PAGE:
Does the NBA Have a Tanking Problem? League Warns Teams after Mark Cuban Fine

Mavericks owner Mark Cuban (centre) admitted his team might be better off tanking this season. Getty Images

NBA commissioner Adam Silver has waded into the debate over tanking, in a memo sent to the league's board of governors.

Silver criticized the practice and suggested the behavior of teams towards the bottom of the league will be closely monitored between now and the end of the season.

"The integrity of the competition on the playing court is the cornerstone of our league," Silver wrote in the memo, which was obtained by USA Today's Sam Amick.

"It is our pact with the fans and with each other, the fundamental reason we exist as a preeminent sporting organization, the very product that we sell. With everything else changing around us, it is the one thing in our league that can never change. We must do everything in our power to protect the actual and perceived integrity of the game."

The debate over tanking, the advantages it allegedly brings and the ethics surrounding it, has been going on for years, but it has been catapulted in the spotlight over the last couple of weeks.

Last week, Dallas Mavericks owner Mark Cuban was fined $600,000 for suggesting his team would be better off losing between now and the end of the season to improve their chances of success in the draft lottery.

Speaking to Julius Erving on the "House Call with Dr. J" podcast on February 18, Cuban admitted the Mavs had something to gain from tanking.

"[NBA Commissioner] Adam [Silver] would hate hearing that [...] but being transparent, I think that's the key to being kind of a players' owner and having stability," he said.

The NBA sees tanking as a threat to the league and has already taken steps to discourage teams from throwing away their season in a bid to secure high-end draft picks.

This season marks the final year when the teams with the league's worst three records have a different chance of winning the draft lottery, with their odds standing at 25 percent, 19.9 percent and 15.6 percent in descending order.

From next year, however, the three teams at the bottom of the league will each have a 14 percent chance of winning the lottery.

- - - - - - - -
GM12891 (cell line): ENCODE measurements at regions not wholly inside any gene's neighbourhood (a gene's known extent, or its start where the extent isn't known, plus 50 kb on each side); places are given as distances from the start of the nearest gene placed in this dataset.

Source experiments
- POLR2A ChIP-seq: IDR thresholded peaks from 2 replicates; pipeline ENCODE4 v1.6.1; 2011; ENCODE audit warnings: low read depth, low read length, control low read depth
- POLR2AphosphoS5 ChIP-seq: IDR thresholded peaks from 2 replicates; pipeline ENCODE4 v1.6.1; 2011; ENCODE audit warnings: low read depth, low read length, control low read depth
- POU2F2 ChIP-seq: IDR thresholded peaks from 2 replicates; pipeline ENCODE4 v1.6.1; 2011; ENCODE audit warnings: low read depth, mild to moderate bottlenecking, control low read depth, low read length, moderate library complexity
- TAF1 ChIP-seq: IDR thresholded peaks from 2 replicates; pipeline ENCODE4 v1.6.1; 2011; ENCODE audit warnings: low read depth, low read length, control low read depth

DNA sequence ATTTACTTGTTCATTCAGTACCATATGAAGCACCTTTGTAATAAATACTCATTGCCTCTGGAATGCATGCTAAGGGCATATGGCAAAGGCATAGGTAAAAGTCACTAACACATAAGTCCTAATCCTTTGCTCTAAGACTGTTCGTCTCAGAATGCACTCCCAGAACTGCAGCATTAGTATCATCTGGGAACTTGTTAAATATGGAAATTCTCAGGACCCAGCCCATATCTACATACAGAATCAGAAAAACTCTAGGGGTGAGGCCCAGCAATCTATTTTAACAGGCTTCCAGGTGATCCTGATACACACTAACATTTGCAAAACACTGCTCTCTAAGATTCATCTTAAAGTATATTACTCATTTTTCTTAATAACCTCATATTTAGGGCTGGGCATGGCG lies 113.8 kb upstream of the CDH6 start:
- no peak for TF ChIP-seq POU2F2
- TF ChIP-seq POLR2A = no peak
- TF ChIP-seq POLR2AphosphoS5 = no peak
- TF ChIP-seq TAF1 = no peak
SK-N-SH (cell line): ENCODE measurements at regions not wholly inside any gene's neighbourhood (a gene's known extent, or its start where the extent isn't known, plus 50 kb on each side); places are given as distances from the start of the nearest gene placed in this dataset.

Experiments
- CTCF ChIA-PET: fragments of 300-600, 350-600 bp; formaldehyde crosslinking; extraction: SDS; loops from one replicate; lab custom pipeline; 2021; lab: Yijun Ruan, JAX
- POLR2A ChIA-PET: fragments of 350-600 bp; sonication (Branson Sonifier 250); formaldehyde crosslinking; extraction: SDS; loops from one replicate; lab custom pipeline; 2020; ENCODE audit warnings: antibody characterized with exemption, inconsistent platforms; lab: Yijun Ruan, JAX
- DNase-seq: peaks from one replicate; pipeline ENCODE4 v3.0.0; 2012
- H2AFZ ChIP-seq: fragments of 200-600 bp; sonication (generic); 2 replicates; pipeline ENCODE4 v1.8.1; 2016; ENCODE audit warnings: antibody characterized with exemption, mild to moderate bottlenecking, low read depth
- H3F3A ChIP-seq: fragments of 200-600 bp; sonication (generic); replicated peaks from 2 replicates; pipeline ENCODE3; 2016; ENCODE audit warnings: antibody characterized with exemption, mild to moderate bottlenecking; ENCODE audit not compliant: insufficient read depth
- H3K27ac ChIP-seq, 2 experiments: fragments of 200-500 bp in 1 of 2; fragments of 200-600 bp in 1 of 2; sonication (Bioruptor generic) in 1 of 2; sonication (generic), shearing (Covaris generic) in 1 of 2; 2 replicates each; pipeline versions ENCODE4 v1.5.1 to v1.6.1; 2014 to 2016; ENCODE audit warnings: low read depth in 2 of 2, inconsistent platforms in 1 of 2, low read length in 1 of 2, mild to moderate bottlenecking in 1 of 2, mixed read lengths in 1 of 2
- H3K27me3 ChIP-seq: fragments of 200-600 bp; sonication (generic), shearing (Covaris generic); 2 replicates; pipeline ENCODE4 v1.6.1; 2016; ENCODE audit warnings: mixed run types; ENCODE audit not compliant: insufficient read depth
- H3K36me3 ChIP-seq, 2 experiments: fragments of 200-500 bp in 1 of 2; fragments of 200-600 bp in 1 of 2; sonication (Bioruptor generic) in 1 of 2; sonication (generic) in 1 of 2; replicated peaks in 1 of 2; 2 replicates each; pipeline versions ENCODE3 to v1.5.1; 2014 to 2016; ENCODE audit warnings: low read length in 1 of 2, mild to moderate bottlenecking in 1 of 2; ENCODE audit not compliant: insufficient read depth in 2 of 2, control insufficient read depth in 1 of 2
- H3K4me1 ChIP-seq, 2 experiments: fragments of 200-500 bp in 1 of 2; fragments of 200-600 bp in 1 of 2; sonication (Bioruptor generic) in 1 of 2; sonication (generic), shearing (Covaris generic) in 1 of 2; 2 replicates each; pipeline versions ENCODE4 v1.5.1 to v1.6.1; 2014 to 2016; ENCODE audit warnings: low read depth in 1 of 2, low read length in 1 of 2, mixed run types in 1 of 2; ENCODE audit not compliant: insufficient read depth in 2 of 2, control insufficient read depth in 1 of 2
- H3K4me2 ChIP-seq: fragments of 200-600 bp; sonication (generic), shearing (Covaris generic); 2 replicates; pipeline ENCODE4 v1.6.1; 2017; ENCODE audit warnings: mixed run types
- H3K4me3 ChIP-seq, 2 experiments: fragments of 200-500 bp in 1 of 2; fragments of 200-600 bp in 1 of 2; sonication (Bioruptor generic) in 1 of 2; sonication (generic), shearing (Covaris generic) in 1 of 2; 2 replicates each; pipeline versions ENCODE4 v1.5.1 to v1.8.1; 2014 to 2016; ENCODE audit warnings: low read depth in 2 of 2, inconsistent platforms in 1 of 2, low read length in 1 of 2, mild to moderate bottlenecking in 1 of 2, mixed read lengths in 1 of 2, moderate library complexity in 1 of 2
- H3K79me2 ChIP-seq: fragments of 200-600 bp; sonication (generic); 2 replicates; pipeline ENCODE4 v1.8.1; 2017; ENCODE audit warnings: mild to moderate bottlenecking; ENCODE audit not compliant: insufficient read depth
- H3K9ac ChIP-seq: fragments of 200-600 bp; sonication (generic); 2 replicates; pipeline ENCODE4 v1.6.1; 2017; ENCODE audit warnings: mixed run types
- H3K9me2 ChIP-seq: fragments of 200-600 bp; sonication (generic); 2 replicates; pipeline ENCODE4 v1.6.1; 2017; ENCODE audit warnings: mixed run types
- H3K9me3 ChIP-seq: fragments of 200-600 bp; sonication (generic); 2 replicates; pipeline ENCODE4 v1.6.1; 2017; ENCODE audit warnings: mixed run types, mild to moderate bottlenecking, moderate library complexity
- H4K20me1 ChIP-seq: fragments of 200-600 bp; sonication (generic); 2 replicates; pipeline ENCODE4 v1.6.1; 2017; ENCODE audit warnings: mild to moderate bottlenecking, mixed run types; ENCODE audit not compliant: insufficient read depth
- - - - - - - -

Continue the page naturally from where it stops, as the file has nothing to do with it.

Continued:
To put things into context, the current system also gives the team with the worst record in the league a 64 percent chance of landing a top-3 pick.

Eight teams are currently on track to win fewer than 30 games this season, which would be the first time such a thing has happened in an 82-game NBA season.

Admittedly, eight teams ended with a win percentage below 35.3 percent—which equals 29 wins—in the 2011-12 season. However, that season was shortened to 66 games due the lockout between team owners and the players.

The current bottom eight teams—the Knicks, Bulls, Mavericks, Grizzlies, Magic, Kings, Hawks and Suns—are within 2.5 games of each other and have a combined record of 2-23 since the All Star break, with one of those wins coming in a game between Sacramento and Orlando.

"We have been careful to distinguish between efforts teams may make to rebuild their rosters, including through personnel changes over the course of several seasons, and circumstances in which players or coaches on the floor take steps to lose games," Silver added.

"The former can be a legitimate strategy to construct a successful team within the confines of league rules; the latter — which we have not found and hope never to see in the NBA—has no place in our game."

Earlier this week, ESPN's Brian Windhorst reported that NBA executives suspected multiple teams were using their analytics departments to put out line-ups that maximize their chances of losing. Silver warned the NBA could come down hard on teams found guilty of deliberate tanking.

"If we ever received evidence that players or coaches were attempting to lose or otherwise taking steps to cause any game to result otherwise than on its competitive merits, that conduct would be met with the swiftest and harshest response possible from the league office," he said.